Our capabilities for meaningful connection are being compromised due to our diminishing social skills. Meaningful engagement involves active listening, presence, attention and patience and tolerance for a reply that may not be that we desire. The unremitting list of potential contacts on our phones mean that we can simply move onto another option if we have too long to wait for a response or feel unhappy with the one we were given. We no longer resolve conflict healthily and consequently evade the personal growth and vulnerability that comes with speaking your truth and hearing another person out. Passive aggression is rampant. Getting a venomous, self-righteous message across using an indirect, public post is far easier than maturely rectifying an issue face to face. Our emotional resilience is weakened as our sense of worth is at the mercy of the numbers of likes we receive on a post. Conversely, when are feelings have been hurt, instead of tolerating, transcending and accepting, we instead look for alternative validation by posting a photo we feel will gain the approval of others. We put our cyber popularity ahead of our self-respect and authenticity. Our cognitive abilities are also in jeopardy.


Our attention span, problem solving, memory and emotional resilience seem to be taking a hit. We are continuously being bombarded with stimuli, options and information which has us too fatigued to make the more important decisions in our lives. Our relationships are suffering; there is a pandemic of loneliness despite there being more communication technology and platforms available than ever before. And research is indicating that paradoxically, social media increases a sense of loneliness and disconnect. Even the mere presence of a face-down phone on a table negatively on the relational quality of an interaction, reducing the closeness, intimacy, perceptions of empathy and trust between two people. We feel rejected when our partner chooses their phone over us, either directly or indirectly. The number of clients that speak of the distress they experience when they can see their partner has been online but has made no direct contact with them is significant in both genders. Similarly, the ambiguity of text conversations leaves the door wide open for misinterpretation and potential offence. When we are presented with neutral information such as a benign thumbs up, our interpretation is at the mercy of how we feel at that particular moment. If our mood is good, we tend not to think too much of it. If the mood isn’t quite so buoyant, we project our feelings and can feel dejected by the lack of meaningful sincerity or content. Our acceptance of our partner is also frequently at the mercy of our technology. We may be frustrated with the speed, or lack thereof, of their response to our messages. Our sense of relationship satisfaction can be altered in a split second. One moment sitting there feeling content with each other and the next, spotting a post from a friend which triggers a sense of things being inadequate. A real bone of contention in relationships is the interaction a partner has with members of the opposite sex. Sexting, indiscretion apps, pornography are just a few of the areas which cause confusion, betrayal, pain and rejection. Clearly, the usage cannot be blamed on the phones themselves. We are autonomous beings. However, our ability to resist the lure of getting something potentially better than what we have seems to be too much of a challenge for many. We compare ourselves negatively to the highlight reels of others, forgetting the farcical, artificial and superficial nature of the content we are looking at. And yet, phones, tablets and laptops are going nowhere and are set to become exponentially more advanced.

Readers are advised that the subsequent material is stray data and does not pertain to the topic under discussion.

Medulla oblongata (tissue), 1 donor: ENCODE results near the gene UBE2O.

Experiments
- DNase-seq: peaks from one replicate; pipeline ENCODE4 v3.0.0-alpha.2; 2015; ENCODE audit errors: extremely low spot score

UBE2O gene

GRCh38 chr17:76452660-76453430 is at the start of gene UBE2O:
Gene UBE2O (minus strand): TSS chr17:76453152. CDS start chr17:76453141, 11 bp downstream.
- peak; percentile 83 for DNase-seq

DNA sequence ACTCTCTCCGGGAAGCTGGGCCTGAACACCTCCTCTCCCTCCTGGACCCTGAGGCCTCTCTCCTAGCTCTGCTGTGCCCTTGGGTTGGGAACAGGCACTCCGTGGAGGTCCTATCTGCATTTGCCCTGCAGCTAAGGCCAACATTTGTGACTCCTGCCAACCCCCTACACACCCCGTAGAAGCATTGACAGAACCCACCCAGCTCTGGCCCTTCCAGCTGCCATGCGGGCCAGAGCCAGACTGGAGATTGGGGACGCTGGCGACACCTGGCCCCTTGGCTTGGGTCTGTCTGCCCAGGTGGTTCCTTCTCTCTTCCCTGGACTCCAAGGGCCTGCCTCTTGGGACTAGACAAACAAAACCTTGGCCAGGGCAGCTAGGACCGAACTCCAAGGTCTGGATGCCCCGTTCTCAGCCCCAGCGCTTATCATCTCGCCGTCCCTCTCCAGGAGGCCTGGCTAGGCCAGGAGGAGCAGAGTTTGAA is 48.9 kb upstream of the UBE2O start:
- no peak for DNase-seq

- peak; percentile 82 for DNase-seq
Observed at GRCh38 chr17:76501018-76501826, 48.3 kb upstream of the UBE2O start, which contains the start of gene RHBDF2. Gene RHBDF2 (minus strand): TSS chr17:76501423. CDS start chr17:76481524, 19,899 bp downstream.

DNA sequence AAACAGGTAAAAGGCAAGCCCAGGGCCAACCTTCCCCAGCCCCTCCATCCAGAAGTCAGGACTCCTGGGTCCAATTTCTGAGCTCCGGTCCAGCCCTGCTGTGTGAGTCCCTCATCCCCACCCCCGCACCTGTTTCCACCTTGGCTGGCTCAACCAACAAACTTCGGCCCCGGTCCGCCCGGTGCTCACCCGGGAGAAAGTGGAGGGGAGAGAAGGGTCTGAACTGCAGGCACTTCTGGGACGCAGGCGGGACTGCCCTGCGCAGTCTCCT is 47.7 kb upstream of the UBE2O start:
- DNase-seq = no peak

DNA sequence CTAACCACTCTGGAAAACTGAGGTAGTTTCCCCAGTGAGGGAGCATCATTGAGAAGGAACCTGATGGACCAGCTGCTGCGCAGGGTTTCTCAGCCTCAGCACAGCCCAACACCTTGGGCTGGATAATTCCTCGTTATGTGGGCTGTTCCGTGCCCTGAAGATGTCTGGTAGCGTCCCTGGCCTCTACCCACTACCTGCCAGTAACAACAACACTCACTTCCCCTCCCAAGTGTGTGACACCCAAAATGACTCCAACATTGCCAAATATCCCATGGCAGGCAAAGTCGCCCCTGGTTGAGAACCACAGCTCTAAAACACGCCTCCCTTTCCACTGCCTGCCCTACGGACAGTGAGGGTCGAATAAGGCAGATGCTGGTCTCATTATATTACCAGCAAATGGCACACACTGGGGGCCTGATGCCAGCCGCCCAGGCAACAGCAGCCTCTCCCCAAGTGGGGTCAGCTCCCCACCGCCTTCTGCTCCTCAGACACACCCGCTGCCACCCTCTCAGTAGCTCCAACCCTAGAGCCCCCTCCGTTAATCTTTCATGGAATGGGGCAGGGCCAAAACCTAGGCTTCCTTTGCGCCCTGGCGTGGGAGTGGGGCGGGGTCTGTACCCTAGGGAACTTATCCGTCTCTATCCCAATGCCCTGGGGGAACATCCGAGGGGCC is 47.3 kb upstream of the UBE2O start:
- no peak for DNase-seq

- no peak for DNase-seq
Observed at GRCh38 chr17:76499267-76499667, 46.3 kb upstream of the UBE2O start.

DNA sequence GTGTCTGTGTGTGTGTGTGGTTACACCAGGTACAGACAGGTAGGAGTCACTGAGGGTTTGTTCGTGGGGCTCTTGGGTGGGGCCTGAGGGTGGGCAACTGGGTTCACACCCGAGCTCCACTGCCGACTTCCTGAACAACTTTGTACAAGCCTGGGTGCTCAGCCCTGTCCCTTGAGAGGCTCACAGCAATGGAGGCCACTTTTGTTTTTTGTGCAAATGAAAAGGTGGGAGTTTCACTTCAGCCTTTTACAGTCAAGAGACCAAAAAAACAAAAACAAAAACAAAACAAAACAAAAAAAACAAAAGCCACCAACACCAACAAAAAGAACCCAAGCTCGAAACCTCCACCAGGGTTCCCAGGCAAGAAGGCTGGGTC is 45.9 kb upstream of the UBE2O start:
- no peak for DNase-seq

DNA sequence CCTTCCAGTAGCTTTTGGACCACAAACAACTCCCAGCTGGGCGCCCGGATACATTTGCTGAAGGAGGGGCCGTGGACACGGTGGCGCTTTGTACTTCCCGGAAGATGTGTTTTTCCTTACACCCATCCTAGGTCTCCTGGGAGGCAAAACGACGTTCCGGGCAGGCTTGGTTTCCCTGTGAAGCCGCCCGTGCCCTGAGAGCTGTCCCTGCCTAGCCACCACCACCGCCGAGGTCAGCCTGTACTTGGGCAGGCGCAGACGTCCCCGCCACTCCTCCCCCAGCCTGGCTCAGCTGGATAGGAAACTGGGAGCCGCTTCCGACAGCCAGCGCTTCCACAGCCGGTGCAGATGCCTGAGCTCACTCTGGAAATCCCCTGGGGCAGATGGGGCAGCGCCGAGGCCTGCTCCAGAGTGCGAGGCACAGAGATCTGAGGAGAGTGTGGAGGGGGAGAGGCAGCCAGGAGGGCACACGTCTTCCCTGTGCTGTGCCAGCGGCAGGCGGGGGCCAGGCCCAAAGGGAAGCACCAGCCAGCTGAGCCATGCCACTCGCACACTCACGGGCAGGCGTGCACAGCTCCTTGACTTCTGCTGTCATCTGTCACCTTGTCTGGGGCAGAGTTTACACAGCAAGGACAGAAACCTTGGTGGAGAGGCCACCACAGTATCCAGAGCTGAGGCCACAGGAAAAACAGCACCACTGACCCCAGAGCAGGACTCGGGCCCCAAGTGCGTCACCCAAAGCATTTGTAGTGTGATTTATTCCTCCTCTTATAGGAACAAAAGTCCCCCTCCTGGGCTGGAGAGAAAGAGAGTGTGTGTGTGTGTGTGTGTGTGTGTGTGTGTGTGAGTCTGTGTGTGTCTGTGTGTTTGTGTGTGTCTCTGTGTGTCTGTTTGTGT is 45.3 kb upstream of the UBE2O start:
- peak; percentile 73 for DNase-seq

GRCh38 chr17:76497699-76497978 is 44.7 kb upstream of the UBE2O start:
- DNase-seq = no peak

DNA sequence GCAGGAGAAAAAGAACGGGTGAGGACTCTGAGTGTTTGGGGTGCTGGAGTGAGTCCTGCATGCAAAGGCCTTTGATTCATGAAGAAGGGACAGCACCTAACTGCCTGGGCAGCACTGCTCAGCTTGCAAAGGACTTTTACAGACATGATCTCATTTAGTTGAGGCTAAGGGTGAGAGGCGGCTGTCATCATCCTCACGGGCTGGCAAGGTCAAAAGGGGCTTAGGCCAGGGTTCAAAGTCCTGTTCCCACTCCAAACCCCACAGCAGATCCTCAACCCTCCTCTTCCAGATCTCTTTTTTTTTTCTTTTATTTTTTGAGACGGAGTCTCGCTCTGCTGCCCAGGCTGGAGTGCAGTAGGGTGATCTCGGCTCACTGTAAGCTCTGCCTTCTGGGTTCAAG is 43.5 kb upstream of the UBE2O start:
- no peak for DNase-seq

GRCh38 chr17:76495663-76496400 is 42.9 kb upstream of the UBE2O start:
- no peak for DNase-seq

However, there’s a radical solution available to the potential hazards of your various pieces of technology and the accompanying applications. Use them less and use them wisely. Our ability to remain relatively unaffected lies in our capacity to exert self-control and discipline. Ironically, there are applications being created to assist us in doing so as willpower seems to be a another dying attribute. Granted there are applications with some incredibly helpful features to assist maintaining beneficial habits like mindfulness and meditation yet again, we are relying on technology to prompt what our brains could easily do. As mentioned, technology is here to stay. Yet awareness of the impact it has on us is critical in minimising the potential damage it can do.


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Andrew K. Przybylski and Netta Weinstein of the University of Essex

https://www.frontiersin.org/articles/10.3389/fpsyg.2017.00605/